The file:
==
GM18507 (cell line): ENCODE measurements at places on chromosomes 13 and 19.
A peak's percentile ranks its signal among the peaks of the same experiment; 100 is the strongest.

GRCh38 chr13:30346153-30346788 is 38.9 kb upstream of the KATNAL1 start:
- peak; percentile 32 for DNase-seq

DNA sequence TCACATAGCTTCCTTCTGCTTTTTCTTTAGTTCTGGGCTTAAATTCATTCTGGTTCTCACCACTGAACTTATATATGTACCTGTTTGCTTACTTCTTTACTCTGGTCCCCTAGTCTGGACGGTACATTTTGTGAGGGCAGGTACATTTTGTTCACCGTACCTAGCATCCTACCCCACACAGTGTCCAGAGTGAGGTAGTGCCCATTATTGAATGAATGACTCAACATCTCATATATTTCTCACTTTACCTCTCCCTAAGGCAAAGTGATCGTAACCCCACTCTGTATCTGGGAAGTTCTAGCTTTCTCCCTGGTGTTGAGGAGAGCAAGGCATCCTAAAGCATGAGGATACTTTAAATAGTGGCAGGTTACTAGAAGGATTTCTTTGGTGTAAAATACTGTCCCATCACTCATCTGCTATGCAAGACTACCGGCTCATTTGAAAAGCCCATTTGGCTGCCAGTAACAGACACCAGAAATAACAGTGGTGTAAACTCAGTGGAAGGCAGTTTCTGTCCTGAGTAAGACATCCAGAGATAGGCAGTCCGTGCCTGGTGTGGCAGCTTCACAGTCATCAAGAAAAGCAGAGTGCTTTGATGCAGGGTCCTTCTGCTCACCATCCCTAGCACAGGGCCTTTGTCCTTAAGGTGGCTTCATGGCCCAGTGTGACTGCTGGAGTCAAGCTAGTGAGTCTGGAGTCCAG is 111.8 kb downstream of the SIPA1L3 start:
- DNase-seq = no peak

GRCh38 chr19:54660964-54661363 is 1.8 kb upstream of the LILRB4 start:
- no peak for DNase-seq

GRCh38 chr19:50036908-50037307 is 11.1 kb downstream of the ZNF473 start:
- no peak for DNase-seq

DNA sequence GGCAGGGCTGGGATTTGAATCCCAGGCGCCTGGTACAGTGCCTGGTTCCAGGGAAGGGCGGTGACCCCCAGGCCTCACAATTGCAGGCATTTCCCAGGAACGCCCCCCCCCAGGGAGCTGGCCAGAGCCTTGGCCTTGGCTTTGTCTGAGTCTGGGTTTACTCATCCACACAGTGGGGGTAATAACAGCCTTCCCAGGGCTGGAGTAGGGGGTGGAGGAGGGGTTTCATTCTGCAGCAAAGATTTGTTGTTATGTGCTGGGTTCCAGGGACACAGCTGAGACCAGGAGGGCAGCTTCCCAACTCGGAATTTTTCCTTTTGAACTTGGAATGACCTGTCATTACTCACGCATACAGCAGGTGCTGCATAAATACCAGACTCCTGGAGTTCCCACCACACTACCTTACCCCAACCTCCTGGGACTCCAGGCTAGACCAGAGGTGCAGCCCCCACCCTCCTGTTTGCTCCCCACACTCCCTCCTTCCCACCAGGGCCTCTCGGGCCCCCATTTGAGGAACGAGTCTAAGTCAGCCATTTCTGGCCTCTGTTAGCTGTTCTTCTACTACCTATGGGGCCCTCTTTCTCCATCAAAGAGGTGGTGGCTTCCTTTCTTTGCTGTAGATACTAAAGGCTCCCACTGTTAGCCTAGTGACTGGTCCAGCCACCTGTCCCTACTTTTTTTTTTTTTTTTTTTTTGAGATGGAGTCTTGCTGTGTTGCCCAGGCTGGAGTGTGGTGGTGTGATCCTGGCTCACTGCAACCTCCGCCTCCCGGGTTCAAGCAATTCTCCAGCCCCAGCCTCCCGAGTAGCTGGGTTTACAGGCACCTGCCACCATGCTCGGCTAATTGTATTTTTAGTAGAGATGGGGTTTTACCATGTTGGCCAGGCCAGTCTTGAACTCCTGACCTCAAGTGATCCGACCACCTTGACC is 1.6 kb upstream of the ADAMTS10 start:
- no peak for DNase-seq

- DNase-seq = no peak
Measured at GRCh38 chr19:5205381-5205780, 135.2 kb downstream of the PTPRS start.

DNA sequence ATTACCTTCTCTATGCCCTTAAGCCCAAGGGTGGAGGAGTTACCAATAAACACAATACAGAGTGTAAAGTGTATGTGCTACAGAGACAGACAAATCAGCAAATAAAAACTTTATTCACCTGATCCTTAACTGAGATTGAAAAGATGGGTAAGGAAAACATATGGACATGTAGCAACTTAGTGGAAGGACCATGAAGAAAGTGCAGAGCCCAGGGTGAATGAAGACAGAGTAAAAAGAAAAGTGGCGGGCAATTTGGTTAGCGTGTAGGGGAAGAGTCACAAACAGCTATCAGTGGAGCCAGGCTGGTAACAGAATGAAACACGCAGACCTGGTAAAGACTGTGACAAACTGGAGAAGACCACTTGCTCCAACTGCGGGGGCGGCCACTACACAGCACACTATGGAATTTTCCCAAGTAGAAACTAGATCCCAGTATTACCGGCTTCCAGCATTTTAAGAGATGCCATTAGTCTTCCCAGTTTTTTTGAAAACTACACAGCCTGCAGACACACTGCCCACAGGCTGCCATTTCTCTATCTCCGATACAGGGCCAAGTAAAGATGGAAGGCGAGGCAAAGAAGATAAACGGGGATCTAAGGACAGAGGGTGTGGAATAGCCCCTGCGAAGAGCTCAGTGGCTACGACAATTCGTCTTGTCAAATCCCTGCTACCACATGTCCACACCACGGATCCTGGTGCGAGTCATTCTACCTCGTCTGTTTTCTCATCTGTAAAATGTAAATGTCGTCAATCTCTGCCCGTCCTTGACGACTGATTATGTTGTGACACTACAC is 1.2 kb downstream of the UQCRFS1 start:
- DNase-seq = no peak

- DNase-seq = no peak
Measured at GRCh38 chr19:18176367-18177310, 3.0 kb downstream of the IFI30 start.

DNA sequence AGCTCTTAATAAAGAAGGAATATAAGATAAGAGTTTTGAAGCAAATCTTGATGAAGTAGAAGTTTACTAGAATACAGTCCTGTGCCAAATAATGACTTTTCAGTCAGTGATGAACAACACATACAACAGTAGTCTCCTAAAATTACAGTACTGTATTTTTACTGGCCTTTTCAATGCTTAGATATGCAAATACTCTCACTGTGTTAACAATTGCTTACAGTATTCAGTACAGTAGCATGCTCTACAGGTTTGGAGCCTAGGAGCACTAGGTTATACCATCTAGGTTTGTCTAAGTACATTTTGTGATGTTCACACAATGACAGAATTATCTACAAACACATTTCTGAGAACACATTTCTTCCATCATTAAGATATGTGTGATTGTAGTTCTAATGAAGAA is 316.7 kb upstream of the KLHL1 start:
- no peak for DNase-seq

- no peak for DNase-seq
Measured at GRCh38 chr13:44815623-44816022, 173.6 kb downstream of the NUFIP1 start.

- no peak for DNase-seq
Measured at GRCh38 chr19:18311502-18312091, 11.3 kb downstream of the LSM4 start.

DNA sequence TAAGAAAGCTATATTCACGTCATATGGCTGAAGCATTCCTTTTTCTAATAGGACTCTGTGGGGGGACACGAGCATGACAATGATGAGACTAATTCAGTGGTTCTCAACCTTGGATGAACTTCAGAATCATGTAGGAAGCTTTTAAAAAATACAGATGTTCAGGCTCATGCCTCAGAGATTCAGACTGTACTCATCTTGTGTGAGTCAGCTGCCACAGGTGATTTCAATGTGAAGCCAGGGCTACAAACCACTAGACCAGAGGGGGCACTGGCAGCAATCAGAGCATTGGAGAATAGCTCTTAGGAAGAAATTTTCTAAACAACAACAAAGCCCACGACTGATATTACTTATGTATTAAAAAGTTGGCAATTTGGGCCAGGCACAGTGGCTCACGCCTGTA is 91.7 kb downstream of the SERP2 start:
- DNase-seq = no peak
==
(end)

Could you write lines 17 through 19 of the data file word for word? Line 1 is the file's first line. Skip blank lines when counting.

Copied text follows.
- DNase-seq = no peak
Measured at GRCh38 chr19:18176367-18177310, 3.0 kb downstream of the IFI30 start.

DNA sequence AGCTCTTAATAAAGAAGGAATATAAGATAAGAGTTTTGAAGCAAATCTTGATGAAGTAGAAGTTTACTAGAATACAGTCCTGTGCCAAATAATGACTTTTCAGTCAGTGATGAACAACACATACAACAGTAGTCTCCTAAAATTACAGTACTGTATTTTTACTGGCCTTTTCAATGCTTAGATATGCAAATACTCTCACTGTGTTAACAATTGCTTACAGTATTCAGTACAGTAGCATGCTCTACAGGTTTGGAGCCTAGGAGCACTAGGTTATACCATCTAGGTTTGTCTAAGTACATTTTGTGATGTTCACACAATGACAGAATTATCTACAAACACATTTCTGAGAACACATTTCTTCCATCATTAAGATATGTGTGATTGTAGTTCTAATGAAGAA is 316.7 kb upstream of the KLHL1 start: